I’m told it’s wrong to kill a person. That if I kill a person, I’ll be locked up for a very long time or executed myself. I learned it’s wrong to kill from witnessing death, in real life, in stories; from seeing the pain of injury and loss; from feeling the pain of injury and loss.

I don’t believe it’s the place of any objective, systemized, process to tell people what’s right and wrong to do; protect people, protect their rights. Not to say we can’t have consensus on issues, but consensus is and should be recognized as separate from objectivity.

So yes, you can say something is objectively moral or immoral without religion. I don’t think objective morality is a religious construct as much as an instutional. (Note: religions definitely do have institutional aspects, and definitely do have focus towards morality and behavior, so the potential is there and often seized.) However, I don’t think you should; objectifying morality strikes me as a tad immoral.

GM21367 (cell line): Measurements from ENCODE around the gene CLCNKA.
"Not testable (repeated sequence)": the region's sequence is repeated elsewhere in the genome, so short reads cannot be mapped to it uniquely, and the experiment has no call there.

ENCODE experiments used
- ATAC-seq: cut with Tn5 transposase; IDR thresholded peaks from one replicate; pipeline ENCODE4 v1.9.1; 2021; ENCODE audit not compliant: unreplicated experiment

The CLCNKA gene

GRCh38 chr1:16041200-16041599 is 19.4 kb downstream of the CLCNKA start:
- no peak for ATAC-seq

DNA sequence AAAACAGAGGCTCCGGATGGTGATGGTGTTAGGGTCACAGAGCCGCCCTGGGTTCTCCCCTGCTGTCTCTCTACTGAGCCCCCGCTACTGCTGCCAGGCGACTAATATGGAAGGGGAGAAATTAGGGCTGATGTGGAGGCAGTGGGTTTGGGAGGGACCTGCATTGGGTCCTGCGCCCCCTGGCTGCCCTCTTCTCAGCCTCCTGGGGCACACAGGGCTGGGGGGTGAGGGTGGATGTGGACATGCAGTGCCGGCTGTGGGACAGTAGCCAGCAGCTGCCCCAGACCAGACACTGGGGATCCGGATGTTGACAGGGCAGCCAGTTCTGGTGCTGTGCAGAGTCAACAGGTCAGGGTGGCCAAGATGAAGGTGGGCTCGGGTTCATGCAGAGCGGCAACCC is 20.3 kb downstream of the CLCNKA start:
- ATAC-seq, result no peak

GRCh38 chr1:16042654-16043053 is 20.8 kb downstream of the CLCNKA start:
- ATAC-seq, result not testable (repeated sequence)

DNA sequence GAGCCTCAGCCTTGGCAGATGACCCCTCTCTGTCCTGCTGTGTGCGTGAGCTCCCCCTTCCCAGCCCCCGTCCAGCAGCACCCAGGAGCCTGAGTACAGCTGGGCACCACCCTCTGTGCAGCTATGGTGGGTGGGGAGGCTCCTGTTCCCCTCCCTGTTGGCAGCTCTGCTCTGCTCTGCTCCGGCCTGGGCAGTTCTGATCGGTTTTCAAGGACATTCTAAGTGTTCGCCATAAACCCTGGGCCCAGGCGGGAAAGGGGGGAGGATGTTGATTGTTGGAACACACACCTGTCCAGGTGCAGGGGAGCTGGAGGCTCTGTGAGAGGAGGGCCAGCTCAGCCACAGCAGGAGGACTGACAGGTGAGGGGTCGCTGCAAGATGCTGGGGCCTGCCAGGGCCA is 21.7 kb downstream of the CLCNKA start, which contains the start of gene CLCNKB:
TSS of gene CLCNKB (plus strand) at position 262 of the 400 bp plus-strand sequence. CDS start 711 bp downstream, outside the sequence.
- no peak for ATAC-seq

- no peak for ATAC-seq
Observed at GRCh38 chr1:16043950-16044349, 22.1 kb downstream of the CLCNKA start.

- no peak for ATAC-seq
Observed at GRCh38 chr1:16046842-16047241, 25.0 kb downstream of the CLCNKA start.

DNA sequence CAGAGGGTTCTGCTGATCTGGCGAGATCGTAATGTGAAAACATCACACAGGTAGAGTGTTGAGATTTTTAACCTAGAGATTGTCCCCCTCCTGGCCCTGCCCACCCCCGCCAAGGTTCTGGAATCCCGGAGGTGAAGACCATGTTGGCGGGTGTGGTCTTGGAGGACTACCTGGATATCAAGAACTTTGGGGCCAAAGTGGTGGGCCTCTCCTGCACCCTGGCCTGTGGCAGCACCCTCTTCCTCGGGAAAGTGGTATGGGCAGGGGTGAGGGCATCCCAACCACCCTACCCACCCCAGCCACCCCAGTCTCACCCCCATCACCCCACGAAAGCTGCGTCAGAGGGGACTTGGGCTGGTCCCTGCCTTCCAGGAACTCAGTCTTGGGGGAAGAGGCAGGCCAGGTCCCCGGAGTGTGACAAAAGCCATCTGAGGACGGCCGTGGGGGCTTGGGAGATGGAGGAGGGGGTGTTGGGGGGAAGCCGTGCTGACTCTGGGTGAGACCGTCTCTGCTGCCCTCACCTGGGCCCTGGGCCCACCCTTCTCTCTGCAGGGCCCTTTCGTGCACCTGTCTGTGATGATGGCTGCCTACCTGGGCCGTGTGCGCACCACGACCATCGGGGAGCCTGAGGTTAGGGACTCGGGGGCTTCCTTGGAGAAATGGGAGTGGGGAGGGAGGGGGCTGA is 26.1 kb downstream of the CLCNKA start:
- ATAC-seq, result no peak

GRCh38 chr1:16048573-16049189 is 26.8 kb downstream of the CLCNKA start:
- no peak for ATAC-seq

rojo's avatar

Religion is a crutch that helps prop people up.. I am not denigrating religion here, if someone finds help in it I am all for it. I just dont feel like it has any impact on determining the morality of something or someone, particularly if they do not feel any great sympathy toward that particular belief structure.

cazzie's avatar

Even a dog knows to feel guilty when they have done something wrong.

ETpro's avatar

@cazzie Amazing truth. I had an incredibly intelligent Belgian Shepherd that was originality named Arwin by her previous owners, but the neighborhood kids renamed her R1 because Star Wars had just debuted and that was what they could say. I love to shoot pool, and for my birthday, my wife had bought me a cake with a pool table and single pool shark on top as a decoration. We went out for dinner, and when we returned to add the candles and enjoy the cake, the pool table and player were gone. They had been removed so cleanly that you would have thought a human had to do it with a knife and spatula. But my wife said R1 did it. I thought that was preposterous, but she called R1 into the kitchen, and pointing at the cake, she asked, “R1, did you mess with the cake?”

That dog immediately dropped her tail between her legs, hung her head down, and slunk out of the room. Guilt was written all over her.